When I heard the Chicago Sun-Times had laid off their entire staff of photojournalists, I felt worried. It began with thoughts about my own livelihood and my ability to support my family in a field where I was just starting to try and establish myself.
It grew into a greater fear that the entire profession was being dealt a blow. We had all been given a message about our value.
It didn’t hurt my pride. It went deeper than that. From as far back as I can remember, photography was an art that suited me. It is this troublesome compulsion to freeze forever all the moments I fancy.
My memories of the moments I miss stay with me for so long, like the occasion my husband and I visited Mission Dolores.
We were touring the Basilica before Mass and people were entering for the service. I was so excited to be shooting all the gorgeous light and architecture inside the historic church and I was inside my own creative imagination, as we artists get.
I turned to see a woman holding a rosary in both her hands. Her eyes were clenched closed. She rapidly whispered a prayer while pulling the chain through her hands.
Just like that.
The shutter button in my mind froze an image of a woman communing with such a ferocity that it gave purpose to the beautiful building I had been photographing for an hour. She made everything perfect.
Out of respect for her privacy and adherence to a code of ethics that I am very proud of, I did not take the picture. It took hours before I stopped being mad at myself for being so ethical.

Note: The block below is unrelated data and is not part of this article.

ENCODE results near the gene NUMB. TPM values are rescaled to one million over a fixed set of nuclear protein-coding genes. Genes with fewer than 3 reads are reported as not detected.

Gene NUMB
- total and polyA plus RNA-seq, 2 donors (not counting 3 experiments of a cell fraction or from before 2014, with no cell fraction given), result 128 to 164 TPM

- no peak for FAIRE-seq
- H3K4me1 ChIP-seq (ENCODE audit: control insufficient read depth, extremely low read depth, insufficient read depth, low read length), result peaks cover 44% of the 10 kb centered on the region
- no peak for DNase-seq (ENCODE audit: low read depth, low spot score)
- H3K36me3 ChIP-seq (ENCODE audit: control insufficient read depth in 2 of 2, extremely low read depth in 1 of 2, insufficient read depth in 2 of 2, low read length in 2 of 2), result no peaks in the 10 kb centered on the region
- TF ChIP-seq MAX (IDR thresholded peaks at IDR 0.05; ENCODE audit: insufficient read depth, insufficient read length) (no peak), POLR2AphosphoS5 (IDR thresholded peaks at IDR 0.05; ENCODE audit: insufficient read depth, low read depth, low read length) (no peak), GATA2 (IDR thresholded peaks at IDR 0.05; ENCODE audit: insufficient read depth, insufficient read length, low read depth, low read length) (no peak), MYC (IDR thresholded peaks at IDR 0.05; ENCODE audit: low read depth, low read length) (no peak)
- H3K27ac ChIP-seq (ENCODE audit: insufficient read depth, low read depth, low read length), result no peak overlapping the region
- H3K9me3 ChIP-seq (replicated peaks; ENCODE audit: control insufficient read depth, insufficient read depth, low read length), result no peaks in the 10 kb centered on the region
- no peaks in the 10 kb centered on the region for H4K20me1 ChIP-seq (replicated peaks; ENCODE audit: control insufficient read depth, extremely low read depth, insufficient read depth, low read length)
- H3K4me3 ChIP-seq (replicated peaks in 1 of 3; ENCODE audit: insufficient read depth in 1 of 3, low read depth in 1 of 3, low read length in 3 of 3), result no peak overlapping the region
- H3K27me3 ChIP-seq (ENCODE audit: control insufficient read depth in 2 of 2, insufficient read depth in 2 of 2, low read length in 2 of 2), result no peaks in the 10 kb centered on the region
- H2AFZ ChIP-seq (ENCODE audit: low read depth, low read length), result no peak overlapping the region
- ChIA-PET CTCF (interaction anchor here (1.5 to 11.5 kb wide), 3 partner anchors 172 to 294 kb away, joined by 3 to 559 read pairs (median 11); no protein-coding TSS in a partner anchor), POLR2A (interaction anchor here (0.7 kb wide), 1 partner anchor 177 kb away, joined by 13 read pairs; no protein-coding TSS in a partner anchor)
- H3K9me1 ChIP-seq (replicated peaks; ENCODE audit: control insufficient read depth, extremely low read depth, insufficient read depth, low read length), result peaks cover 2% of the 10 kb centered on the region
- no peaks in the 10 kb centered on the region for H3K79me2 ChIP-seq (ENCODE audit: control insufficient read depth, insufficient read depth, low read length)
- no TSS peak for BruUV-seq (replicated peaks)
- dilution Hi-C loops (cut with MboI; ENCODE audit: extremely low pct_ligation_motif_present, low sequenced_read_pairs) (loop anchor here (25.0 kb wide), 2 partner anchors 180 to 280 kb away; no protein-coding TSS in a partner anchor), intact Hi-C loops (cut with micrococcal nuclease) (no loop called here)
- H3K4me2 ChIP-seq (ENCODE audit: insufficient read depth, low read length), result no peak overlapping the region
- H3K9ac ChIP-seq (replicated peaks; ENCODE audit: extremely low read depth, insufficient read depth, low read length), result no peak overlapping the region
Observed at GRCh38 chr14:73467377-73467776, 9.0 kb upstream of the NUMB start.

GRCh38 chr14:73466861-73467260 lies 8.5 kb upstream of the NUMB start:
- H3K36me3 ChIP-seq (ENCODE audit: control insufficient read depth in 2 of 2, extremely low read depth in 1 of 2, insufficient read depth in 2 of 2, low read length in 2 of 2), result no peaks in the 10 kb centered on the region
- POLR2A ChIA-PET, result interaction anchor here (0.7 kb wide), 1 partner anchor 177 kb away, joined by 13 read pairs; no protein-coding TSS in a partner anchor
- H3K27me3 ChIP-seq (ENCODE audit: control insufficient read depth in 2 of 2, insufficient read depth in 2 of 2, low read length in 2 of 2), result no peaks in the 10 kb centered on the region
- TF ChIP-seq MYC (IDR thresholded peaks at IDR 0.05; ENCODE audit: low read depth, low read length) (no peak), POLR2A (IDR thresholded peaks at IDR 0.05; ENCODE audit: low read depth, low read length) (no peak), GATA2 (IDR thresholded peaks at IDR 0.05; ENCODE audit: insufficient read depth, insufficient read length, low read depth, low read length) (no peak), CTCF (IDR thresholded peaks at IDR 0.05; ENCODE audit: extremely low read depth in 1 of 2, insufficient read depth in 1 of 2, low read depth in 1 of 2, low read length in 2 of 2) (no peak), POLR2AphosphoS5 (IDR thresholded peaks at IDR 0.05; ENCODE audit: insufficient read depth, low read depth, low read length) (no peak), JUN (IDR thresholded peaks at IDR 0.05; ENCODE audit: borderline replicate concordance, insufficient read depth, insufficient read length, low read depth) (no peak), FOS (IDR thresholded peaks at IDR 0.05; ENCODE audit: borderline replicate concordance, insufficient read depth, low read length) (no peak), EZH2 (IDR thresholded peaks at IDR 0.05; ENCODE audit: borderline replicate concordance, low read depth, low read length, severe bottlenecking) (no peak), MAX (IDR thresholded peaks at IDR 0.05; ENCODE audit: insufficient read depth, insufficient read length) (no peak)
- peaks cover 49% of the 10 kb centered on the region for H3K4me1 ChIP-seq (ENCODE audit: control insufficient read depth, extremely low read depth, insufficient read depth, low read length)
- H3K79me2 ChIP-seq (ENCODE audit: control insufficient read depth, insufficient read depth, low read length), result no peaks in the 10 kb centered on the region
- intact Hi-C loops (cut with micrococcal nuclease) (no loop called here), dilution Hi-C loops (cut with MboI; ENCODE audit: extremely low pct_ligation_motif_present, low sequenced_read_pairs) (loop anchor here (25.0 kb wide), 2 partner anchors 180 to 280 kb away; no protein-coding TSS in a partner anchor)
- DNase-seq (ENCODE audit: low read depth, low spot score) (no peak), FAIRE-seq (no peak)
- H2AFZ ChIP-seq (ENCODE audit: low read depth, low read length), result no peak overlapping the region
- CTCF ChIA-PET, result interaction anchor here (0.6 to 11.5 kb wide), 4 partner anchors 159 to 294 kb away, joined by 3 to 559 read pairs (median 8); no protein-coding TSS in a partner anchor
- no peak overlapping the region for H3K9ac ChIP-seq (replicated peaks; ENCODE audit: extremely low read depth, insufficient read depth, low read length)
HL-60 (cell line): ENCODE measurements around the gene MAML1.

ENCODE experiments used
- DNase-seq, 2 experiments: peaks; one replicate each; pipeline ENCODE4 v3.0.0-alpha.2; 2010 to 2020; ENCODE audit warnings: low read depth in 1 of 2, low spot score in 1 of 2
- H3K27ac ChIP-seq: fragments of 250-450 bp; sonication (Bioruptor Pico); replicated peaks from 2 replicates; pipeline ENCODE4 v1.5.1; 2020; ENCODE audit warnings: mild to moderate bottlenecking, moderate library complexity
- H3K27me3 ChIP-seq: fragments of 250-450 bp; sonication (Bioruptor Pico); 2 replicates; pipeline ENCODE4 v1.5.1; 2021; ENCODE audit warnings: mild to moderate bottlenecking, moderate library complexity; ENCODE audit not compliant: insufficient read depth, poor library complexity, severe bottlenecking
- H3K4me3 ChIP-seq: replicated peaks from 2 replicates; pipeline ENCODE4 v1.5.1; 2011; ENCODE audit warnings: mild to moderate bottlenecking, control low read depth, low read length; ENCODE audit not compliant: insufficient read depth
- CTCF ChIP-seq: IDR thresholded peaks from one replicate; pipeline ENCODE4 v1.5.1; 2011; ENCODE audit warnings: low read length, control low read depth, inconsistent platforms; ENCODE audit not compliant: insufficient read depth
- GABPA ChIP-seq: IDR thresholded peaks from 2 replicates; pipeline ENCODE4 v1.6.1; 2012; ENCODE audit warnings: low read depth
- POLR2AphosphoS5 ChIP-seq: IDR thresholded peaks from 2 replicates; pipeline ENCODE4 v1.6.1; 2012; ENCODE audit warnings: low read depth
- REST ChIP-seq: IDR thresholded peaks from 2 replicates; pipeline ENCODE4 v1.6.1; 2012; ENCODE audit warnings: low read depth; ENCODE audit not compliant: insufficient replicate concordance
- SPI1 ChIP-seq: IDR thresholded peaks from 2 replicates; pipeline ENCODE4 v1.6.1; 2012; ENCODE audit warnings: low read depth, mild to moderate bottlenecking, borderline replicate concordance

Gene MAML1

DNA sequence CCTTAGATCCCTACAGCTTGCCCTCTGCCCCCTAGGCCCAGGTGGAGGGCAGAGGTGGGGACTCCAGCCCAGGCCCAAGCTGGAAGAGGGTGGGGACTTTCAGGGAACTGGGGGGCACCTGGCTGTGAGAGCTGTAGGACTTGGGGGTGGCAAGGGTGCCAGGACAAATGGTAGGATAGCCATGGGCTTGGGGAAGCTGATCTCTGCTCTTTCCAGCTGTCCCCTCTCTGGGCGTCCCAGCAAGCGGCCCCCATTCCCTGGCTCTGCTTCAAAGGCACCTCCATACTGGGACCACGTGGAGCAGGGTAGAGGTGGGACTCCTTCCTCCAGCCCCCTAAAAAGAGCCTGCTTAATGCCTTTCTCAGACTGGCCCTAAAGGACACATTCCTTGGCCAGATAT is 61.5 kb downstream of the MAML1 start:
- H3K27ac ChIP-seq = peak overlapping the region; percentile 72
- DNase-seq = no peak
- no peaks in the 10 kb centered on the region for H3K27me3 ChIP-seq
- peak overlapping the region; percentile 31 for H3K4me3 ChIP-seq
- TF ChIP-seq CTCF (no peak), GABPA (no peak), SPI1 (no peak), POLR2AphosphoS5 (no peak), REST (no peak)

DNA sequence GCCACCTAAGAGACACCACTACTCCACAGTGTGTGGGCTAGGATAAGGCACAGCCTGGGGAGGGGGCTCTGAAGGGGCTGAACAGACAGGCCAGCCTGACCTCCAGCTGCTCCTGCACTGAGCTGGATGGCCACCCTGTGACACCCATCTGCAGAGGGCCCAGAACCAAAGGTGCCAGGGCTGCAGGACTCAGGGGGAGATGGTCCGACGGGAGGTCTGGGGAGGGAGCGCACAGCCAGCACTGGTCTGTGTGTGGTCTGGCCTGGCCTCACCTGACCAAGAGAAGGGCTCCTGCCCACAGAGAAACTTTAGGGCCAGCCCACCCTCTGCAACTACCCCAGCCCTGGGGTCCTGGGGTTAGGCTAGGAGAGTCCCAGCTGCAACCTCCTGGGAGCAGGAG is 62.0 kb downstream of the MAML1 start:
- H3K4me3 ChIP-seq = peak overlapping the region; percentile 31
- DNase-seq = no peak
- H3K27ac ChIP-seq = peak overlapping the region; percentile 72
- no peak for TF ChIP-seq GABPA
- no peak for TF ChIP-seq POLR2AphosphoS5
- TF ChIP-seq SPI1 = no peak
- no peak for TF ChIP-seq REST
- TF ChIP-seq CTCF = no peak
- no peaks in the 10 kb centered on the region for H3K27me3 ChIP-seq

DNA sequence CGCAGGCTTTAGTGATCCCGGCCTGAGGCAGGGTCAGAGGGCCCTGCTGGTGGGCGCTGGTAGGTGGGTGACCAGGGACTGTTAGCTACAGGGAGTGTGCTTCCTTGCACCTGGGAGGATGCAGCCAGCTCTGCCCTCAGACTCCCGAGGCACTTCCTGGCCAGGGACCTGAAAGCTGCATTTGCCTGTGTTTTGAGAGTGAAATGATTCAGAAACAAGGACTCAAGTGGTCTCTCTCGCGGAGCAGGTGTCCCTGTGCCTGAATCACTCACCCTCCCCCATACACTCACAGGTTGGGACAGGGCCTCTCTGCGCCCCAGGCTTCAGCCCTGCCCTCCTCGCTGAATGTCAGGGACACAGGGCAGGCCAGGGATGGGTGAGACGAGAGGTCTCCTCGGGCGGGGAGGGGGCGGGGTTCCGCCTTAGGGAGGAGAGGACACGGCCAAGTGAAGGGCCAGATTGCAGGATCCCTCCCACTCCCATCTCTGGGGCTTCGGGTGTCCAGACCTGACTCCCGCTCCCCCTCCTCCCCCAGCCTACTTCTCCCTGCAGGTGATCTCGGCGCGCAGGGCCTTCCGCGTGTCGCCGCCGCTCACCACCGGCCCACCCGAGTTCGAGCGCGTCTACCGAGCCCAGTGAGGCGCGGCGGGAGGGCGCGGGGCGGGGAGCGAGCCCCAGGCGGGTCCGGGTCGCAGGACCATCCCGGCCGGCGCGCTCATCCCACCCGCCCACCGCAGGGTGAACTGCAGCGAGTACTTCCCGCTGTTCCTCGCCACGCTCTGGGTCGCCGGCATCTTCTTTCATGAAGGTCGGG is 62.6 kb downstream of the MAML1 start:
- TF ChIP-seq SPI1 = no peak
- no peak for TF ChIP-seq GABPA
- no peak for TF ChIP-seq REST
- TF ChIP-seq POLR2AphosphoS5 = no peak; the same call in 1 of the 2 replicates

You see, photojournalism is so much more than taking pictures. There are traditions, rules, ethics, and laws that create a framework from which we judge ourselves as professionals.
Dedication guides us into places many people would fear to go…,to seek out something special or something truthful or something beautiful. The industry is competitive, often unfair, sometimes cruel. We are driven by something within ourselves to play with time, light, and exposure to capture the Decisive Moment!
There is nothing more satisfying than the feeling you get when something special materializes.
I feel so proud to belong to the photographic community. Those of us hurt by the news of what happened at the Chicago Sun-Times aren’t just hurting for those individuals who lost their jobs and we aren’t just hurting for ourselves. This hurts everyone who loves and understands the power of pictures.
I feel that every time we devalue an aspect of the arts, we threaten all the arts. Who goes next?
If you don’t understand or share my belief, I urge your to discover Henri Cartier-Bresson, Diane Arbus, Sally Mann, William Eggleston, Dorothea Lange, Alfred Stieglitz, Annie Leibovitz, Lewis Hine, Walker Evans, Robert Capa and any of the other brilliant photojournalists who have made their impact on a long journalistic tradition.
Let’s not neglect one of the cornerstones of our society too long. We might find that all we have left are rags filled with bong-throwing celebrities and trash-talking “real” women and they might not be so entertaining then.